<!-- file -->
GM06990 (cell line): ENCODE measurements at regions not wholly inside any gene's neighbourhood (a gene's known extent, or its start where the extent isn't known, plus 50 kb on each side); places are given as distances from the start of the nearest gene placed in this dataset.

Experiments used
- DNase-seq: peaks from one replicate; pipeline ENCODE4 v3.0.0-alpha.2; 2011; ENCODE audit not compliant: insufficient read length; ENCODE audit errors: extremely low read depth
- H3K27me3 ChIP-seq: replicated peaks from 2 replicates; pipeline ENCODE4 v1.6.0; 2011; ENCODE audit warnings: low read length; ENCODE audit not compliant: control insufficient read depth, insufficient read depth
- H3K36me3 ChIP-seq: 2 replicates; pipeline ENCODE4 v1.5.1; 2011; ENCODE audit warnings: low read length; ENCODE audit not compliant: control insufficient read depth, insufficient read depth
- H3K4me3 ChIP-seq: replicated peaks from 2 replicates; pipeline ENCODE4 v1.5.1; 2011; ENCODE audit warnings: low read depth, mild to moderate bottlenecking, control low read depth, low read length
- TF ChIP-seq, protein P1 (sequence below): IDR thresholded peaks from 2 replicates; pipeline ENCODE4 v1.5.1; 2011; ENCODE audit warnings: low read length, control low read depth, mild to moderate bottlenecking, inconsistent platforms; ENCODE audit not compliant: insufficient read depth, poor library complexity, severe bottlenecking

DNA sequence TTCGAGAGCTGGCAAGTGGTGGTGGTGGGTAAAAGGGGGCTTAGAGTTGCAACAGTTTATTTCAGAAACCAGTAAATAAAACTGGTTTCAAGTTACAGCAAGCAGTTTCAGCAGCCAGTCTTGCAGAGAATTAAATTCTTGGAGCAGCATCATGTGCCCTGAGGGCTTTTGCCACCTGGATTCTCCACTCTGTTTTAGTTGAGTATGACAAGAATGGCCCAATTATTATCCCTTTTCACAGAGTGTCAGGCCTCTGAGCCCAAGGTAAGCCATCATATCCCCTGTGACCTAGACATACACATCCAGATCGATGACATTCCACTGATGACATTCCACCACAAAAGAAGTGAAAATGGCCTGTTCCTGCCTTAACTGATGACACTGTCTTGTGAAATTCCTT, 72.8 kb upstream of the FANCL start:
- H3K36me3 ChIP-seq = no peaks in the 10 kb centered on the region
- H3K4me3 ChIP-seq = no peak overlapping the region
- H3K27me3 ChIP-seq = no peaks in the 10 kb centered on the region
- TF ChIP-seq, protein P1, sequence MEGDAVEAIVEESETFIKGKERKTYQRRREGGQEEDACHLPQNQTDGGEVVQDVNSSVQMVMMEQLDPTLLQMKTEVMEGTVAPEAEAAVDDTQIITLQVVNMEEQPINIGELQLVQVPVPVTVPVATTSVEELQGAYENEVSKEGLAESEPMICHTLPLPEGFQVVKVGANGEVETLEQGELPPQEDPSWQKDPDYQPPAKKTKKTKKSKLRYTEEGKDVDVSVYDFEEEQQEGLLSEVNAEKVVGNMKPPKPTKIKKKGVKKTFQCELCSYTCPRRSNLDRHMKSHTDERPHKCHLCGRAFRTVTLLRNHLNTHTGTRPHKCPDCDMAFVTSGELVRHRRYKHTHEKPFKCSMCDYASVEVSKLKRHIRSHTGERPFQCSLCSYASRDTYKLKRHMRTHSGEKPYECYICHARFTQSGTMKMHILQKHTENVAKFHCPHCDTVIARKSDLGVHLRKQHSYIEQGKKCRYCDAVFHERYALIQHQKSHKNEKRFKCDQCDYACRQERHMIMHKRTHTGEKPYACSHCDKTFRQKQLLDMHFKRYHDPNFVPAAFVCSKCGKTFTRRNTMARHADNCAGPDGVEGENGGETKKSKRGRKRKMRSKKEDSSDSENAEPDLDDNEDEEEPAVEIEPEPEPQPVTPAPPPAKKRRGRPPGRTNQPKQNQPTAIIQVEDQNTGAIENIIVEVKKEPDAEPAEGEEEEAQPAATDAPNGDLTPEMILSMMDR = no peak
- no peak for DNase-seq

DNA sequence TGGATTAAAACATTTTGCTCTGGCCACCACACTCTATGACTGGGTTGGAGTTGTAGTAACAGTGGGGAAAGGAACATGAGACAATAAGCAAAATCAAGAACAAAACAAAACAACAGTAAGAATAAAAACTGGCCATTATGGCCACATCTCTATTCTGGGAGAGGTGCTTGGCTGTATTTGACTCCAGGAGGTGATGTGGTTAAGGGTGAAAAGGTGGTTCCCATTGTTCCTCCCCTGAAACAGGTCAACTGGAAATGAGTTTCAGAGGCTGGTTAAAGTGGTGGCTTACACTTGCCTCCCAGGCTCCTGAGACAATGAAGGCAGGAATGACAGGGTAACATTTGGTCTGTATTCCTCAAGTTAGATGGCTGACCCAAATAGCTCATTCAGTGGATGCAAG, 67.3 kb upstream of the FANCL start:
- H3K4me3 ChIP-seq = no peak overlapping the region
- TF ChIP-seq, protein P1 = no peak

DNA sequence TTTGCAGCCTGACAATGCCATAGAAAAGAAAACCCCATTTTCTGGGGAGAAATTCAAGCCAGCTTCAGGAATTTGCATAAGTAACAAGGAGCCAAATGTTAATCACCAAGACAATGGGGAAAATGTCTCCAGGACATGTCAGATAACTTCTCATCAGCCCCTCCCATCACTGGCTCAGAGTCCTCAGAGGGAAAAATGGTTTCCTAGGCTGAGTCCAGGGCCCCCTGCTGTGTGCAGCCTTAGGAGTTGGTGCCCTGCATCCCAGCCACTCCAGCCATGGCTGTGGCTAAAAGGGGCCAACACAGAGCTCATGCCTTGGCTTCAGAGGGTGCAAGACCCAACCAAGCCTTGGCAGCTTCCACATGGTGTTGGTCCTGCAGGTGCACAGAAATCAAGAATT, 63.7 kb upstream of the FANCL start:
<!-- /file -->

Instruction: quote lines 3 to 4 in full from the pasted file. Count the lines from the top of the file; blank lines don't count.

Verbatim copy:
- DNase-seq: peaks from one replicate; pipeline ENCODE4 v3.0.0-alpha.2; 2011; ENCODE audit not compliant: insufficient read length; ENCODE audit errors: extremely low read depth
- H3K27me3 ChIP-seq: replicated peaks from 2 replicates; pipeline ENCODE4 v1.6.0; 2011; ENCODE audit warnings: low read length; ENCODE audit not compliant: control insufficient read depth, insufficient read depth